The Bush regime steamed ahead yesterday in its economic assault on the U.S., capturing a key bankruptcy bill while deploying a new spinning maneuver on Social Security.
As Stephen Labaton of the New York Times reported this morning:
The Senate assured final passage of the first major overhaul of the nation’s bankruptcy laws in 27 years on Tuesday, when it took two votes that cleared the remaining political obstacles to a measure that the nation’s credit and retail industries have sought for years.
The bill would disqualify many families from taking advantage of the more generous provisions of the current bankruptcy code that permit them to extinguish their debts for a “fresh start.” It would also impose significant new costs on those seeking bankruptcy protection and give lenders and businesses new legal tools for recovering debts.
This was an especially sweet victory for the U.S. CEO, Dick Cheney. Halliburton, which Cheney burdened with billions of dollars of asbestos lawsuits by acquiring Dresser Industries when he was the oil firm’s CEO, recently concluded its escape from that thunderous debt by using corporate-friendly bankruptcy laws.
Despite being flush with billions of dollars from Iraq contracts and other government work, Halliburton units were able to plead bankruptcy to shift that debt and reach an insurance settlement that netted more than $1 billion.
With the passage of the historic bankruptcy legislation almost complete, ordinary Americans will find it much more difficult to use bankruptcy maneuvers to escape from their own crushing debts.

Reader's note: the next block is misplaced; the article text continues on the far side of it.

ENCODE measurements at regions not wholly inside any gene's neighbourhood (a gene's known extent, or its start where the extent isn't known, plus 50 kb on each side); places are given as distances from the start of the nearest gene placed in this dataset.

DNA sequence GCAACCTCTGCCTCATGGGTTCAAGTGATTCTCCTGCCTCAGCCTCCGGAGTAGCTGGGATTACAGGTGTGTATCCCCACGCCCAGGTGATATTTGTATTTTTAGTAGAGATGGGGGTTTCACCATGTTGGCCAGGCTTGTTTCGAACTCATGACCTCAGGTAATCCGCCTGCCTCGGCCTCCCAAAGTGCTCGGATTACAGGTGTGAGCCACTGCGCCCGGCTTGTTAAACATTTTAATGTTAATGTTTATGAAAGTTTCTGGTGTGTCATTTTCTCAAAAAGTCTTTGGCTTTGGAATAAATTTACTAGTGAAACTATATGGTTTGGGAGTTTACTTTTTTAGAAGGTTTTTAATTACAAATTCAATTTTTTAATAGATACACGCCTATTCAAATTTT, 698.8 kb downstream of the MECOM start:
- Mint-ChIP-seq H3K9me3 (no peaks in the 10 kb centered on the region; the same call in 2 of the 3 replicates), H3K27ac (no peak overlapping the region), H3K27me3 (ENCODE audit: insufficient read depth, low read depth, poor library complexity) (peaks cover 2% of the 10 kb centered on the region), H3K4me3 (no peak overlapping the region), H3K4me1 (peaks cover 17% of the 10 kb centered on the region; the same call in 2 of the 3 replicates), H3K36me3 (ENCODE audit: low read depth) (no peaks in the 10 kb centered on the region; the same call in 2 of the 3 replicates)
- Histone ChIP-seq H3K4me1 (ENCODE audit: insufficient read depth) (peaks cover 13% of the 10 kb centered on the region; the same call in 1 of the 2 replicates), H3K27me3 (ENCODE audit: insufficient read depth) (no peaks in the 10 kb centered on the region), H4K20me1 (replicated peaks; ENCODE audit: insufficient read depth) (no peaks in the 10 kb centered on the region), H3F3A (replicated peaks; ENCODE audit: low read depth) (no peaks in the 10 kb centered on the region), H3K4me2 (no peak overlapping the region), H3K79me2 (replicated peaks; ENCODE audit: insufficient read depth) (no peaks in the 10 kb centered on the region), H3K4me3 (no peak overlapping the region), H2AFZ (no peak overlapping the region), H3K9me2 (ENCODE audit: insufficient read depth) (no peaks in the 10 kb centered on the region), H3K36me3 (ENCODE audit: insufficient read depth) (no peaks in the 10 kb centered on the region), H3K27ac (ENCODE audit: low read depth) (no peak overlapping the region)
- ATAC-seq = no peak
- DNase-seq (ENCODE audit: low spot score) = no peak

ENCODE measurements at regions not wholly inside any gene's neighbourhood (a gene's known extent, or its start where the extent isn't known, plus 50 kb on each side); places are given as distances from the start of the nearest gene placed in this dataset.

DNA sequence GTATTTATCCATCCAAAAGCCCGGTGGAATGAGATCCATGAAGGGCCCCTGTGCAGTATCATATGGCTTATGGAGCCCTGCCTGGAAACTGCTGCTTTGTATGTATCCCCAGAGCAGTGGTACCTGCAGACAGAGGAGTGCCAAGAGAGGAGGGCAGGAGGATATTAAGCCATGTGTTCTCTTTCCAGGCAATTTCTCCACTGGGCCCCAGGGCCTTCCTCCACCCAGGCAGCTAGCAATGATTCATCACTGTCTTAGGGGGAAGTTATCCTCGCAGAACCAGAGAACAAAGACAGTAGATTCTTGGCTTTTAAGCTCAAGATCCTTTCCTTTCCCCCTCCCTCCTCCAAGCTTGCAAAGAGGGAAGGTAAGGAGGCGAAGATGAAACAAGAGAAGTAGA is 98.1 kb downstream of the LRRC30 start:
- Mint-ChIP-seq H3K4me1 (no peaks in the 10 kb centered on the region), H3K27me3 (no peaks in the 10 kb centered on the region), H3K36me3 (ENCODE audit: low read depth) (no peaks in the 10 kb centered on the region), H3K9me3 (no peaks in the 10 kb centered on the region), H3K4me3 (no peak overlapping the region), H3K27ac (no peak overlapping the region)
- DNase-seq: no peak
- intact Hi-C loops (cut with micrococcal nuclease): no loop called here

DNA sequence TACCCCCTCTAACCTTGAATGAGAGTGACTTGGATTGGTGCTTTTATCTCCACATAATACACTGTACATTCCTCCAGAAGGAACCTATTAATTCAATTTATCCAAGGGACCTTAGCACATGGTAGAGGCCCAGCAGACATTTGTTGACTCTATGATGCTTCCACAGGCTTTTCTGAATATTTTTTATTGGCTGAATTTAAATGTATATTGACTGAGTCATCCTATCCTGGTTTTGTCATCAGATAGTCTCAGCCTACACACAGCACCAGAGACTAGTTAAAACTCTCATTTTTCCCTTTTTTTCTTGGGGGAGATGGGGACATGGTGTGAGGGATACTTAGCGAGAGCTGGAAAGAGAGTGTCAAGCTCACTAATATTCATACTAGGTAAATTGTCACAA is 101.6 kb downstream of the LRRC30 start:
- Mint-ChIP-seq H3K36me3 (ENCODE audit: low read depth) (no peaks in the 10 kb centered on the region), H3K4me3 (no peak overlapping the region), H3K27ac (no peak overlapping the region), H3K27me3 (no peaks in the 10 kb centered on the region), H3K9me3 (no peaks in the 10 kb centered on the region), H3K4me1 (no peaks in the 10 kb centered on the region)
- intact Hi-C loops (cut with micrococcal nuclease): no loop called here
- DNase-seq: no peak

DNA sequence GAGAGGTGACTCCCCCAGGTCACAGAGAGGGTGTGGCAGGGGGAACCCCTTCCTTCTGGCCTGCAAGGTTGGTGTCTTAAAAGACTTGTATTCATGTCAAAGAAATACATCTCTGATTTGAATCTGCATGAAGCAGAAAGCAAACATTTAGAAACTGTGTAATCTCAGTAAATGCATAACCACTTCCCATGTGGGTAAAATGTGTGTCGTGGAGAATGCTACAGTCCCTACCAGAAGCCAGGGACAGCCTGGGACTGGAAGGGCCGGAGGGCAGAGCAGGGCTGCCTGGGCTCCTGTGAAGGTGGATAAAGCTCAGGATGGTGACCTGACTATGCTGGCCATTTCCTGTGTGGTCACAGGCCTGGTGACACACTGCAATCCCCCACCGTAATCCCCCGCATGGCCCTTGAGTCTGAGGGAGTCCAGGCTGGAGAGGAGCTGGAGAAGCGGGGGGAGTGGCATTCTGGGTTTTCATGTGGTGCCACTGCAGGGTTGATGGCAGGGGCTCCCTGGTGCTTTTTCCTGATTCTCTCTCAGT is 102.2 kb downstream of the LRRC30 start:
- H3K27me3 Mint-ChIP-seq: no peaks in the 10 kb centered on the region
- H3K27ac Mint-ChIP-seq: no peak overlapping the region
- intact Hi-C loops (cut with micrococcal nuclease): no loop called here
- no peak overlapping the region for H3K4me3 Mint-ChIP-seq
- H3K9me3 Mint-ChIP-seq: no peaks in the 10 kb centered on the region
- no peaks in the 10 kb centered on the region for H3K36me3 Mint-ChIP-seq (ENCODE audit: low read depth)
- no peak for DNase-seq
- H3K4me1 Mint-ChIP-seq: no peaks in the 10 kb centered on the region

For details on how Halliburton shook off the asbestos albatross that Cheney draped on it, consult Allen Sloan‘s January 11 Deals column in the Washington Post.
Halliburton’s slick maneuvering regarding its asbestos liabilities wound up savaging the pensions of the employees of the company it acquired. I wrote about that on January 18. Check out Halliburton Watch for more on the company that still pays Cheney.
Speaking of pensions, the regime has now re-cast the Social Security debate, and so far, the press seems to be going along.
South Carolina GOP Senator Lindsey Graham now insists that all this talk about the “individual investment accounts” is merely a “sideshow,” diverting us from the real problem of Social Security’s “insolvency.” Jesus. Can’t these guys ever stop lying?
Anyway, read this Washington Post story on the GOP’s new Social Security spin.
But then, if you want the current spin and other bullshit properly analyzed, see this report from the watchdog FAIR: “CBS Offers Misleading Pro-Privatization Predictions.”
The best writing on the subject is coming from economist Paul Krugman, who’s consigned to the op-ed pages of the Times but who breaks loose in the New York Review of Books. (My colleague Jarrett Murphy recently talked to Krugman about Bush and other matters.)
Krugman’s latest piece in the NYRB is “America’s Senior Moment.” As usual, he cuts through the bullshit: “The problem isn’t with Social Security, it’s with the rest of the budget.”
This article from the Village Voice Archive was posted on March 9, 2005